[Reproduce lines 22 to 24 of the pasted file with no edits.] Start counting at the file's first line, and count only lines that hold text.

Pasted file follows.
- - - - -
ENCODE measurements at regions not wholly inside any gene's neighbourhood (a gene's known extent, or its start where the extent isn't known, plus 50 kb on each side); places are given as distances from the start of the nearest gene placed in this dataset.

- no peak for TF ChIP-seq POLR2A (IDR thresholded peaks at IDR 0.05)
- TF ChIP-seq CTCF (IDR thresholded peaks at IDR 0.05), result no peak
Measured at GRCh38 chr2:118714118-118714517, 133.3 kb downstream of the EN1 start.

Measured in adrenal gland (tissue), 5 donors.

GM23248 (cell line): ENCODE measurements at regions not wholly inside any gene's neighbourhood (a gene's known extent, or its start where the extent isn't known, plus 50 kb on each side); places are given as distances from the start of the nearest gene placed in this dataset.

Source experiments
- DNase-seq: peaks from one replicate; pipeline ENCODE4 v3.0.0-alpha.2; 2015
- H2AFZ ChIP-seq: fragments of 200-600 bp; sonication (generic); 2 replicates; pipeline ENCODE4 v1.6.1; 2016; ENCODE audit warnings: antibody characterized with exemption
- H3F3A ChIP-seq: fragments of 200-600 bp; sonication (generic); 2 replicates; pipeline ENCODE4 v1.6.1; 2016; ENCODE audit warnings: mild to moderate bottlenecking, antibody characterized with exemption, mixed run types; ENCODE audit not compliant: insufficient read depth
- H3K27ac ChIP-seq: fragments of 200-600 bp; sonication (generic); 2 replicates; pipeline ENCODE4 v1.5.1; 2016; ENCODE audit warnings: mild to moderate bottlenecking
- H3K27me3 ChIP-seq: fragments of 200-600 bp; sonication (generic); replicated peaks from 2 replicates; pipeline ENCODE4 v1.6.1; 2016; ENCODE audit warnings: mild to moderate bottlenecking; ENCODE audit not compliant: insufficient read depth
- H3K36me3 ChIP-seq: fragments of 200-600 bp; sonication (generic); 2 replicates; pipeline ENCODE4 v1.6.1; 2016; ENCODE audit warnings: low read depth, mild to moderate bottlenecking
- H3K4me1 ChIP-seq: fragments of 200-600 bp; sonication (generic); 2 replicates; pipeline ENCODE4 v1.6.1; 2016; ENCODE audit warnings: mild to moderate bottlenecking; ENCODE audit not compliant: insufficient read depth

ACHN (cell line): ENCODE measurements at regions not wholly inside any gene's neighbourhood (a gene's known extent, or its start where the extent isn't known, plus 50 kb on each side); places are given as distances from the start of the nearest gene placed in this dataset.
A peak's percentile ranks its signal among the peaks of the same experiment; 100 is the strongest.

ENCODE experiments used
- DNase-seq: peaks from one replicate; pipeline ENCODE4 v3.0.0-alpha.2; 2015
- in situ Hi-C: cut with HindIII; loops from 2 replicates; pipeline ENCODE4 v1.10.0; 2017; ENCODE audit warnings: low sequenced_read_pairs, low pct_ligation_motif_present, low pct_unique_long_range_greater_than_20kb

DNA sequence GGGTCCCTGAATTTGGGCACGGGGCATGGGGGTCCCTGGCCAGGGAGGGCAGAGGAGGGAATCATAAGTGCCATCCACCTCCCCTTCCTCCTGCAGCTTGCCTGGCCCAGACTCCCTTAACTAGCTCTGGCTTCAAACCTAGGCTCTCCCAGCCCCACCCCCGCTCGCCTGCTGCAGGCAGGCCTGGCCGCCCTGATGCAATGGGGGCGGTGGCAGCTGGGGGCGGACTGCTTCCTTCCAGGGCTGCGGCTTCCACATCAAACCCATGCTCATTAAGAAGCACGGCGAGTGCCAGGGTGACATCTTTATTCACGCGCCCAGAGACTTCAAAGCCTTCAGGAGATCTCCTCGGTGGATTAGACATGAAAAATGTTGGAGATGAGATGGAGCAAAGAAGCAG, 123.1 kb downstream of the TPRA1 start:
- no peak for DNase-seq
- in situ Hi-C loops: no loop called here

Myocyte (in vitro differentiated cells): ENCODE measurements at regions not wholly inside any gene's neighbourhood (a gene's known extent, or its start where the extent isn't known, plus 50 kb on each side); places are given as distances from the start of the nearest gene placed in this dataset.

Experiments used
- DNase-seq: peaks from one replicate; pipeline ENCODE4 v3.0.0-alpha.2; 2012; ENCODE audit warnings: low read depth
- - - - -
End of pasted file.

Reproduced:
- in situ Hi-C loops: no loop called here

Myocyte (in vitro differentiated cells): ENCODE measurements at regions not wholly inside any gene's neighbourhood (a gene's known extent, or its start where the extent isn't known, plus 50 kb on each side); places are given as distances from the start of the nearest gene placed in this dataset.

Experiments used